Jasper Johns: Wilderness I, 1963-70
Johns’s Wilderness drawings, begun in 1963 and completed some seven years later, refer to a number of paintings produced in the early sixties. According to the catalogue of Johns’s 1990 drawing exhibition at the National Gallery of Art, these canvases include M, Fool’s House, and Slow Field, works that “deal with the subject of the artist’s studio and his techniques.”1 Johns depicted artists’ materials in both the paintings and the subsequent drawings. The incorporation of actual canvas stretchers, brushes, and rulers served to produce a body of work that is at once graphic and sculptural.
Wilderness I replicates the vertical format of the earlier paintings, and the incorporate object, a brush, is the same as that used in M and Zone. In the canvases, the brush dangles from the paintings surface on a length of string or wire. In Wilderness I it hangs from a ghostly hand cast in resin, which was added to the drawing in 1970. The yellow hand protrudes several inches from the surface of the drawing, so that the work on paper, even more than its painted prototypes, takes on the quality of a relief. A ruler embedded in the bottom of the drawing contributes to this play between pictorial representation and object.
The sculptural aspects of Wilderness I are underscored by the flatness of the rest of the drawing, which is divided into two registers of largely white ground and has relatively little color or formal detail. The words RED, YELLOW, and BLUE are stenciled in a gray wash over the upper portion of the drawing. They recall the painting Periscope (Hart Crane), from the same year, in which the meaning of the words seems to be contradicted by their rendering in black and gray.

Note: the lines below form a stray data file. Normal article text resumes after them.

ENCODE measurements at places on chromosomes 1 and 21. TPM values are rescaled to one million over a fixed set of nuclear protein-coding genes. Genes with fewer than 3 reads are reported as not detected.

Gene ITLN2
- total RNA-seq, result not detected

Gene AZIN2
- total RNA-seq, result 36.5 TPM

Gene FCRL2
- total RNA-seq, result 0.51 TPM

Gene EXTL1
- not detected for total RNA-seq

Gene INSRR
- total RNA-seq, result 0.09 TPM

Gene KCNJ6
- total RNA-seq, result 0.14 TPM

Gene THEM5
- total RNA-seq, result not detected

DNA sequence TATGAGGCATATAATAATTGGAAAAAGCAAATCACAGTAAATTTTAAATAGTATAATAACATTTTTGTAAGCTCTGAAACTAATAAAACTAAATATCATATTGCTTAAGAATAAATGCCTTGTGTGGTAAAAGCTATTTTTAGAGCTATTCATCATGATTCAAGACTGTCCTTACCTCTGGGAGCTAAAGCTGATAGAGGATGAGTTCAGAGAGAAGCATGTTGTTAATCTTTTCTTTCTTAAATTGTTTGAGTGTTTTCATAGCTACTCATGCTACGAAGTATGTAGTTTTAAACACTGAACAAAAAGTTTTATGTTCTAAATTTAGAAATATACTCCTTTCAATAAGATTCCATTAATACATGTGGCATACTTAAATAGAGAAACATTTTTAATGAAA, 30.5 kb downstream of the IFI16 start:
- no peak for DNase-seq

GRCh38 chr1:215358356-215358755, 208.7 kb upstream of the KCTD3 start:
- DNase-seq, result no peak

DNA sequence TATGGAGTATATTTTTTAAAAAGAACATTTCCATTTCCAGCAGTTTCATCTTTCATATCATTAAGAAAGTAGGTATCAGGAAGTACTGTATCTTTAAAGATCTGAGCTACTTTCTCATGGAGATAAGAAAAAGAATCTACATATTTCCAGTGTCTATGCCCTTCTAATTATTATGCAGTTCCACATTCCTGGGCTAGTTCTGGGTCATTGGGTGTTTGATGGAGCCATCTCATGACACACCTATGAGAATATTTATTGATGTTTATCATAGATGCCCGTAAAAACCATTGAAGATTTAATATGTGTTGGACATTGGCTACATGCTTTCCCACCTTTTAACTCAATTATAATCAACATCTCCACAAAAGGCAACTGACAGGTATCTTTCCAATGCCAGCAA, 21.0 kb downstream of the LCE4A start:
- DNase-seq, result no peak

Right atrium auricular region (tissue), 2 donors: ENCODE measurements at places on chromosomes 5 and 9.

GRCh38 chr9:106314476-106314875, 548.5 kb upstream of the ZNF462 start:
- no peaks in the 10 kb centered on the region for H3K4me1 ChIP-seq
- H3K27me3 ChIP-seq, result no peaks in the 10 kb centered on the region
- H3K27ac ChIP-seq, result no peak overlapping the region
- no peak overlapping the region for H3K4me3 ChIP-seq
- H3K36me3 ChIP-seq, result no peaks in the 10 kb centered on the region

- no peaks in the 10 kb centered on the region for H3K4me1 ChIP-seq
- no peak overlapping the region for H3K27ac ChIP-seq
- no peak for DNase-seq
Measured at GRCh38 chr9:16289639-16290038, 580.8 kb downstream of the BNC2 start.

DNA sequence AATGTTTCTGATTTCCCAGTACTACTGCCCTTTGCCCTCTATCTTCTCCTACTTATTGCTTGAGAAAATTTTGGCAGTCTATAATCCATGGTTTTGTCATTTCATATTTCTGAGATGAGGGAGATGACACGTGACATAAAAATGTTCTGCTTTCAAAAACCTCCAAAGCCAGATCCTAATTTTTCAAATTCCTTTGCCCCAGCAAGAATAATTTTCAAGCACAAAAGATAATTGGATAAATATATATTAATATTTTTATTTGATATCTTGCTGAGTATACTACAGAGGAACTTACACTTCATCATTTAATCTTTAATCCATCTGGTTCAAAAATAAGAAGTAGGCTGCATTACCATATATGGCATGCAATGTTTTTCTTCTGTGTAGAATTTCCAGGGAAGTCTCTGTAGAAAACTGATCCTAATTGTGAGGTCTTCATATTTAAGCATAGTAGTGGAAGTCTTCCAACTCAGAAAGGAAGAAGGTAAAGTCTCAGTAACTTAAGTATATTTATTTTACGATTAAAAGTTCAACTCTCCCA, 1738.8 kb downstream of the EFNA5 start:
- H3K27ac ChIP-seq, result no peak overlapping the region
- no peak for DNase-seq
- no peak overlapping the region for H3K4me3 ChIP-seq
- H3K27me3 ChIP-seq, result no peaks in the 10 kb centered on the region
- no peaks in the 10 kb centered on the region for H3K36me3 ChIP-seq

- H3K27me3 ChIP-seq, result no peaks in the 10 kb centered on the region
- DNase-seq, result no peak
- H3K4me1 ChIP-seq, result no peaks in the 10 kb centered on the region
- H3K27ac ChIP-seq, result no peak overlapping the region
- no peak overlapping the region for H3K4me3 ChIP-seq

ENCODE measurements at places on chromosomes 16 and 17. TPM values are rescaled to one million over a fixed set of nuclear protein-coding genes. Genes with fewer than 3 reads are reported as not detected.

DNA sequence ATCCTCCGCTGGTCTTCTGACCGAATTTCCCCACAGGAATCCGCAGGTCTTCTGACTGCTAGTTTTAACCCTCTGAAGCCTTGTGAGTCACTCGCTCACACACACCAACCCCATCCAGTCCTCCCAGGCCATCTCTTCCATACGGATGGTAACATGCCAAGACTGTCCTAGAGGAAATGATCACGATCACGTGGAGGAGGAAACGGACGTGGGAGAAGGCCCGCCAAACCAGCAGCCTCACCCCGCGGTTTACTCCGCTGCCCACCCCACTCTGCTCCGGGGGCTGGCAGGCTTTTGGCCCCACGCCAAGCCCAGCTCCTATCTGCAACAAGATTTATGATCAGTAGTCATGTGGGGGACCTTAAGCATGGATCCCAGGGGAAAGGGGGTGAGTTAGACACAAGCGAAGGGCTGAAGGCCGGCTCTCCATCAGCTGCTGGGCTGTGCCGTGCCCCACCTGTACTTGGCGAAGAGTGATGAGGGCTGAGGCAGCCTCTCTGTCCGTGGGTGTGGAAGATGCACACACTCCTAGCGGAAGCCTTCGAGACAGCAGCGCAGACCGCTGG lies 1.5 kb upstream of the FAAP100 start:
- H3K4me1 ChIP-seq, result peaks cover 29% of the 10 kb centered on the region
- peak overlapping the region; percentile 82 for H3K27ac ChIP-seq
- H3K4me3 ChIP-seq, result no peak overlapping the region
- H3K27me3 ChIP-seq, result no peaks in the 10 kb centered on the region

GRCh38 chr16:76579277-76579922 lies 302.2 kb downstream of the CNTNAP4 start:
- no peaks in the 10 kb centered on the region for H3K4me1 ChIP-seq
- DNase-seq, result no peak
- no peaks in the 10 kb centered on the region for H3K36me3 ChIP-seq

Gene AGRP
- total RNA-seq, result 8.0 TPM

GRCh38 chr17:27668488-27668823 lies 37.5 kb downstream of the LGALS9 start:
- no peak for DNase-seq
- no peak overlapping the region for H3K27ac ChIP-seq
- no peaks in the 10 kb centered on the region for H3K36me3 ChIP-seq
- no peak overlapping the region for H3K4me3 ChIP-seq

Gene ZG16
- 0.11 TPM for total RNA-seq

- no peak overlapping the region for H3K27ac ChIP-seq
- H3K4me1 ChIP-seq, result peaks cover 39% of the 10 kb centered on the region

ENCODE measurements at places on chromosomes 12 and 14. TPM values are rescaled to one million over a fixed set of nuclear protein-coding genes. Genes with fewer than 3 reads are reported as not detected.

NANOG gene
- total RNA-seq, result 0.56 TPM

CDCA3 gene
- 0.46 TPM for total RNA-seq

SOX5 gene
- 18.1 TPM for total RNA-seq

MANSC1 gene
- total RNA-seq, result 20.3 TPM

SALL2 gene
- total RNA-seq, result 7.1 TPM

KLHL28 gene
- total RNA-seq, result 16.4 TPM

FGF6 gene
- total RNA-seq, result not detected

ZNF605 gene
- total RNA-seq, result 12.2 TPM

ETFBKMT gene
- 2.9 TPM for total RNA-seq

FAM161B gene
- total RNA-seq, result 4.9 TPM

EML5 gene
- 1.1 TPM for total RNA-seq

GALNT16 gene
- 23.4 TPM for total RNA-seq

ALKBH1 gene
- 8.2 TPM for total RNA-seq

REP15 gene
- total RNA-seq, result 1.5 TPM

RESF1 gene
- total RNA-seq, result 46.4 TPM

The objectlike character of all of Johns’s early work is echoed in the lower area of the drawing, occupied by the abstract form of a stretcher. The image of the stretcher coincides with the actual ground of the drawing, as if to underscore the drawing’s physical support.
- The Drawings of Jasper Johns, ed. Nan Rosenthal and Ruth Fine, exh. cat., National Gallery of Art (Washington, D.C., 1990), 168.
Text by Pamela M. Lee, from "Drawing is another kind of language": Recent American Drawings from a New York Private Collection (Harvard University Art Museums, in association with Daco-Verlag Gunter Bläse, 1997; reprinted 1998). ©1997 President and Fellows of Harvard College.